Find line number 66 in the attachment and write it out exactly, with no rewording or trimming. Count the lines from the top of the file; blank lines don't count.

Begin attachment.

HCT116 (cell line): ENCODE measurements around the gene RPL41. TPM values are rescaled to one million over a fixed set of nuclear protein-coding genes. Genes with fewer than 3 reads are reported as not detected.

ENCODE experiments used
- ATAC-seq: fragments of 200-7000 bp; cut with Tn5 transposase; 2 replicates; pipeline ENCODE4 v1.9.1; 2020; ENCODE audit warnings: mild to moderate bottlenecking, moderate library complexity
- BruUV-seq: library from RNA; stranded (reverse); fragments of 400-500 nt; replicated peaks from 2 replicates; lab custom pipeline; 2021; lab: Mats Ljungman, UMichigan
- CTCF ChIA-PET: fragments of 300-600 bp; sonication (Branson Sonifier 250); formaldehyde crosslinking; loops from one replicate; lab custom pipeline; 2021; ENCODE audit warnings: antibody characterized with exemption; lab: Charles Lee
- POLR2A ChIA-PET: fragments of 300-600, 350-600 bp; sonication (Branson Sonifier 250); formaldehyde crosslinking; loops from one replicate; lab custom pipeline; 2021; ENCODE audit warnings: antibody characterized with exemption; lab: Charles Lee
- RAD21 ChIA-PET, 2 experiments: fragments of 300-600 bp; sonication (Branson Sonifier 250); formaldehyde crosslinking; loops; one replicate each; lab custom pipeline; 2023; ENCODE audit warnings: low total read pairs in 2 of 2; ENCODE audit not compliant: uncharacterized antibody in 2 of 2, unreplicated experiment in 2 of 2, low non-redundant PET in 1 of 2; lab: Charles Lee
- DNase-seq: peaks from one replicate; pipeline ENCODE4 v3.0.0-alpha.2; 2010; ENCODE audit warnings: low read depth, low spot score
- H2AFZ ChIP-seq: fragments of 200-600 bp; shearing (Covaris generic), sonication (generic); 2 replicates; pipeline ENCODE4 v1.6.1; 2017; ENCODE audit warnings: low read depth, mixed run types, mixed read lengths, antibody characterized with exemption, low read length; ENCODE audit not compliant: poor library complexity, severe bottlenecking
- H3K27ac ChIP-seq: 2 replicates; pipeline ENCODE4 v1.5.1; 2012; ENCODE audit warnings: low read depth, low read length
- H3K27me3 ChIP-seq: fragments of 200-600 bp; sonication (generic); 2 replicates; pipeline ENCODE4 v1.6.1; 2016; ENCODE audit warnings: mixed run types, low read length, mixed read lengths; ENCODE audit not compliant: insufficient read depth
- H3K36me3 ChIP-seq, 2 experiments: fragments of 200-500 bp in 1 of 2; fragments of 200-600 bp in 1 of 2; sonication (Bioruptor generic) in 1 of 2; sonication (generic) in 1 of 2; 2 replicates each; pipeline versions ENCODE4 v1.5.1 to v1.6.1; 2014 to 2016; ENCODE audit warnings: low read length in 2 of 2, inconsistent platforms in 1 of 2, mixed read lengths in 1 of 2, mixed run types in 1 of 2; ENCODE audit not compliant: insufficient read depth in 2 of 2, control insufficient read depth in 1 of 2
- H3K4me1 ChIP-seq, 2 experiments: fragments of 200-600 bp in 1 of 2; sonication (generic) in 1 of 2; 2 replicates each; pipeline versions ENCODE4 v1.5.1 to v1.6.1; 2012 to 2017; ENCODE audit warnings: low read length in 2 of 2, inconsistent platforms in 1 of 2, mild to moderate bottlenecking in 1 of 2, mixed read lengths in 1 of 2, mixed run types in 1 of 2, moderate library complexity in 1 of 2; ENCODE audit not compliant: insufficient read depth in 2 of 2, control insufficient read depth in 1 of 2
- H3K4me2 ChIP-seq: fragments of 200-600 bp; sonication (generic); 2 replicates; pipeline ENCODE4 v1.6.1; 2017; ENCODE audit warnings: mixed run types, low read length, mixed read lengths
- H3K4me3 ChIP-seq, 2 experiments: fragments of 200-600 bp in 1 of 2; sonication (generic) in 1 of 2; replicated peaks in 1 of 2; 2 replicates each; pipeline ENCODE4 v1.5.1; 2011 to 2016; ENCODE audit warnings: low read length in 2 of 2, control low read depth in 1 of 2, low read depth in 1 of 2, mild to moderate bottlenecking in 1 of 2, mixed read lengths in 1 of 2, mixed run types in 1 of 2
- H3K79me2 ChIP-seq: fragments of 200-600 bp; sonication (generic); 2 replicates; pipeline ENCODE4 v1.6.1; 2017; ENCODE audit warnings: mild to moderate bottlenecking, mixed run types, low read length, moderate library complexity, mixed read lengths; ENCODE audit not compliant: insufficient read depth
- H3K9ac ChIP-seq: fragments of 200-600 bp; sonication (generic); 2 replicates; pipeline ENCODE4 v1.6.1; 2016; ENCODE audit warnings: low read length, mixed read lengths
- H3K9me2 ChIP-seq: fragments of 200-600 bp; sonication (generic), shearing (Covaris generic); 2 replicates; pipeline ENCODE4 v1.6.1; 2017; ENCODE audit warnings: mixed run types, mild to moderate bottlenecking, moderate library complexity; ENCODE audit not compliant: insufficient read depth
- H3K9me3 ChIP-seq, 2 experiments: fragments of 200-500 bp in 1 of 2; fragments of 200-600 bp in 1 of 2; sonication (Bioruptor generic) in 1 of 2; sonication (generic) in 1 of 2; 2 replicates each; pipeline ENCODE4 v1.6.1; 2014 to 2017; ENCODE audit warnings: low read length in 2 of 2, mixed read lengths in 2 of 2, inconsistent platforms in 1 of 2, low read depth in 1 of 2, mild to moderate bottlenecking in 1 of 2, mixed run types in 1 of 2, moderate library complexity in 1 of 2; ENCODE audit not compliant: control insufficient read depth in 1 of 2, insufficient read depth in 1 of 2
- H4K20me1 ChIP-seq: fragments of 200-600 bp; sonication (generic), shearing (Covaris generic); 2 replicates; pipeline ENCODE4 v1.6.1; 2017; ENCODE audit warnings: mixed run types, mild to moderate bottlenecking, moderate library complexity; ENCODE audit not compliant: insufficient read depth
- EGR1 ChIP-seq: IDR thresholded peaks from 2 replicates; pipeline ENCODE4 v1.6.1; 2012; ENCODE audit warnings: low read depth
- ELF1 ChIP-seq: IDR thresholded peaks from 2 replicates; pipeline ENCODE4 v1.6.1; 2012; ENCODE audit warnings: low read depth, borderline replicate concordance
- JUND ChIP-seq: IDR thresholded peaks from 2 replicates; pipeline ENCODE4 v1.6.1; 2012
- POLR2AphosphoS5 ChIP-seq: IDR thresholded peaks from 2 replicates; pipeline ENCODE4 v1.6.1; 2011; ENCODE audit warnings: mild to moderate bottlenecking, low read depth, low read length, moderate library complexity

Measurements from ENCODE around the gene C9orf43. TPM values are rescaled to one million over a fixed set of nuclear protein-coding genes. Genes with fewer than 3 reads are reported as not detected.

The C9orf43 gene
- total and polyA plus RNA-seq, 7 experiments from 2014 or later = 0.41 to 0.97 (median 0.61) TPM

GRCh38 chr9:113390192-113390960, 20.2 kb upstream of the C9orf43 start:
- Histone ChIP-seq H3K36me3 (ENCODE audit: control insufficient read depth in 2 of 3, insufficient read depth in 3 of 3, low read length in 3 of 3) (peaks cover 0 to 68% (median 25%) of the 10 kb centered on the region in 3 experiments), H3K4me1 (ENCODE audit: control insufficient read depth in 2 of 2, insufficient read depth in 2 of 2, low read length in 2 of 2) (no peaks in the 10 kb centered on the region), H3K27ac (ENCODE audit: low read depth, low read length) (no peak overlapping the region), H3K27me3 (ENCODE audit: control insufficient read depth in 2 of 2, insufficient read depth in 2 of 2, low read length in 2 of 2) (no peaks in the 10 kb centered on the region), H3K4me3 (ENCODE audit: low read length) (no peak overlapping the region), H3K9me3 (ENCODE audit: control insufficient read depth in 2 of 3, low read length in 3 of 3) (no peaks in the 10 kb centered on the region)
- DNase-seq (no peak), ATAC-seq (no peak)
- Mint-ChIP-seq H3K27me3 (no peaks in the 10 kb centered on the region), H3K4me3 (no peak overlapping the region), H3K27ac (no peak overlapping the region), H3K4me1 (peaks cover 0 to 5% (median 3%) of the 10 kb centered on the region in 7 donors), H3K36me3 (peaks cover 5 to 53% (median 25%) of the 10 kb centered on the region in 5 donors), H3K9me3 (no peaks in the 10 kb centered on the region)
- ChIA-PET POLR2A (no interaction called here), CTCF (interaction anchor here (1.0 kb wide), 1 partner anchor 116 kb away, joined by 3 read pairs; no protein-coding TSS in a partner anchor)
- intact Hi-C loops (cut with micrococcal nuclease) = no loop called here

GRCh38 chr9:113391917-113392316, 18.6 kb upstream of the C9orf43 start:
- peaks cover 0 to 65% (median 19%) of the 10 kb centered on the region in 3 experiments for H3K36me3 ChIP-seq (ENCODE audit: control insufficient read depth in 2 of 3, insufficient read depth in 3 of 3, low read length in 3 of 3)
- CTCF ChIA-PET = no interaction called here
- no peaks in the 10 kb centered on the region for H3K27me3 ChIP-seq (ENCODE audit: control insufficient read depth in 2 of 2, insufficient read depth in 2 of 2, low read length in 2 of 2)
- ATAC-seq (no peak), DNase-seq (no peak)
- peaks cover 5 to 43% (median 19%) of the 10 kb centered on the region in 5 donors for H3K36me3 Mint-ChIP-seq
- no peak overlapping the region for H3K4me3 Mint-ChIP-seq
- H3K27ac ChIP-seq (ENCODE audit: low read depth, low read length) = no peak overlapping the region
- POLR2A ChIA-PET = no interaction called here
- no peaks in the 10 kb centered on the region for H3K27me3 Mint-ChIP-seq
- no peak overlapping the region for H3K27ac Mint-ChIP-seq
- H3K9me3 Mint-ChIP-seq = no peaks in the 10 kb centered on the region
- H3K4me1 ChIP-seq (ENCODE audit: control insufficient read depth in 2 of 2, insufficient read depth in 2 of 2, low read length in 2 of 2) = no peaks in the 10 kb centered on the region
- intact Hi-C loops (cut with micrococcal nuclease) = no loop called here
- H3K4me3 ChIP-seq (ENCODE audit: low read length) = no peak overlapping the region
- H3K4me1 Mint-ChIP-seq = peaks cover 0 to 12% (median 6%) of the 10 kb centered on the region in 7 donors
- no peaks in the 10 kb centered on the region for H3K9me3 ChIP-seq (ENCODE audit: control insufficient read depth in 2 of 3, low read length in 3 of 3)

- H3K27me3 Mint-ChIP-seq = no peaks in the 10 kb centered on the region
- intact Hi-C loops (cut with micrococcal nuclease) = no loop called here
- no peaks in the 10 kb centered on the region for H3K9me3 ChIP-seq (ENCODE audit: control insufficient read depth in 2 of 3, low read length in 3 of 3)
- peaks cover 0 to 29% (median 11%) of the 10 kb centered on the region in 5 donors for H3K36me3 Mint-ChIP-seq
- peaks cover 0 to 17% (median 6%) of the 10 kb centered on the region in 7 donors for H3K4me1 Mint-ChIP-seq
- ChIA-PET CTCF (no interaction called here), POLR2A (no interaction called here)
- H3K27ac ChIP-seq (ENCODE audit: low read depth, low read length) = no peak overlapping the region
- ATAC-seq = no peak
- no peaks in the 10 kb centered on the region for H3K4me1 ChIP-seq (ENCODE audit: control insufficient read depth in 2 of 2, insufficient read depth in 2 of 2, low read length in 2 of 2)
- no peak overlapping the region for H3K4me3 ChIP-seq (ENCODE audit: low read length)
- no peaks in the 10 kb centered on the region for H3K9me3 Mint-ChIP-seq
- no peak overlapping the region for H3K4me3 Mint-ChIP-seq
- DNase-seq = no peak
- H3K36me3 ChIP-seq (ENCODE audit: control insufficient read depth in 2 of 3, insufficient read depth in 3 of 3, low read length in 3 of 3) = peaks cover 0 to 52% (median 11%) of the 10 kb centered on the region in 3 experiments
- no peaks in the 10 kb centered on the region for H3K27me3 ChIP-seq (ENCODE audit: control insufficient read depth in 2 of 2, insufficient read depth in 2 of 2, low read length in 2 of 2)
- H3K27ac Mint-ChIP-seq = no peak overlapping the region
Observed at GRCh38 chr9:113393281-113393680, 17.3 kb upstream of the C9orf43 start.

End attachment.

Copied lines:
- H3K27ac Mint-ChIP-seq = no peak overlapping the region